Uncovering the Truth About Hyperconvergence
Hyperconvergence is the latest tech trend in the data center world, and as with every new trend, the market is flush with unverified or false information. As conventional infrastructures change, those whose business is tied to those traditional operations will have knee-jerk reactions either strongly for or against the newest trends, depending on how it will affect them.
Last year, Gartner created a list of hyperconvergence integrated system (HCIS) myths to help better educate buyers and prevent them from making poor decisions. The myths look at both positive and negative aspects of deploying this model. These include:
- “All Implementations Comprise Standard and Open Architecture”
- Gartner points out that standardization and openness largely depends on the codebase and who is in control of the code. Standards may vary from vendor to vendor.
- “All Implementations are Destined to Fail Mission-Critical Scalability and Resiliency Tests”
- While HCIS is designed primarily for high-availability and virtualized workloads, there is a lot of variation to how these environments scale.
- Initial investments can dramatically increase over time as use-case demand rises and additional nodes are needed.
- Due to improved scaling, data protection, efficient/ease of deployment and overall improved performance, HCIS is ideal for more general-purpose workloads in addition to VDI.
- This is true for highly virtualized environments, but less so for large mission-critical applications which need more predictability and reliability.
- While HCIS does force tradition infrastructure into silo deployments, it also demands collaboration to tackle specialty integrations that differ from legacy solutions.
- Gartner’s focus group research has shown vendor loyalty will depend on ability to adapt to HCIS, stray from conventional solutions and be both agile and innovative.
- “HCIS Costs Represent the Least Expensive Deployment Model”
- “The Most Important Use Case is Virtual Desktop Infrastructure VDI”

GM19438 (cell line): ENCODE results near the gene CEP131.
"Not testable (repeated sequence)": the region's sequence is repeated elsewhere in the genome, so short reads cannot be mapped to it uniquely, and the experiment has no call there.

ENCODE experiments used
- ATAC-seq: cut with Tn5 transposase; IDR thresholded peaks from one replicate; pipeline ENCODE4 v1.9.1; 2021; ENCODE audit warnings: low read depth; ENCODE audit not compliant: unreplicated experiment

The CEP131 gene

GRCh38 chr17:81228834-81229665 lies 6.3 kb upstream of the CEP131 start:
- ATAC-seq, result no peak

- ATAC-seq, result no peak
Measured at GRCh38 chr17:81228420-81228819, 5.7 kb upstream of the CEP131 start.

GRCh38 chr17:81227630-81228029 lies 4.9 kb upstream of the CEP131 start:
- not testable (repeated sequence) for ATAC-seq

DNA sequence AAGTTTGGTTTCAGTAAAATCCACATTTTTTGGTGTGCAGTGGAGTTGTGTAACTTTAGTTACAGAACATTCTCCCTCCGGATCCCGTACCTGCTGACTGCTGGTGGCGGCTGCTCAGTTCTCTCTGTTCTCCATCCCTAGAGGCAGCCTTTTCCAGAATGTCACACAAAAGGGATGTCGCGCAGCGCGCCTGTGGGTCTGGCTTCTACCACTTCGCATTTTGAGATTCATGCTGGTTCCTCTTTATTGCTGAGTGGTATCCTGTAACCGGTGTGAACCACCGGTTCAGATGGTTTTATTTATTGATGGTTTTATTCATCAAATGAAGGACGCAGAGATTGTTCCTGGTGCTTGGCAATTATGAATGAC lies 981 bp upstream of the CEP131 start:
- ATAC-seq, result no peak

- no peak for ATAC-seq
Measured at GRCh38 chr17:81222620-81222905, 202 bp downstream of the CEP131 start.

- “HCIS Spells the Demise of Traditional Storage Arrays”
- “HCIS Eliminates Data Center Interoperability and Silos”
- “Traditional Vendor Selection Preference Will Remain the Same”
Lenovo also covered a similar list of HCIS myths in a video published more recently (last month). It covers how hyperconvergence can help simplify your data center and increase its agility. Many of the points remain the same:
- They review the myth of openness and standardization, explaining that you can run the OS Of your choice but are often locked into the same vendor when you want to expand.
- They also cover how VDI is most synonymous with HCIS right now, but that new uses are emerging and will continue to do so over time.
- Issues with interoperability should be treated the same way as it would in other systems
- HCIS is not the end of SAN as believed by many. The need is “still fairly robust.”
- While Gartner highlighted the myth of HCIS being more cost-efficient, Lenovo took on the opposite myth that it is too expensive. They both agree that it really depends on the individual situation, and Lenovo points out that cost savings can be achieved with efficient deployment (and that the company’s converged infrastructure can be deployed in just two hours versus weeks).
While there is much to be seen of this latest data center craze, many agree that HCIS is creating new efficiencies with greater flexibility and scalability than what we’ve ever seen in the past. While some surmise that total cost of ownership (TCO) decreases in HCIS environments, and most everyone agrees that there are short-term cost savings that are hard to ignore, the verdict is still not in for if this is truly the most cost-effective solution for every organization in the long-run.
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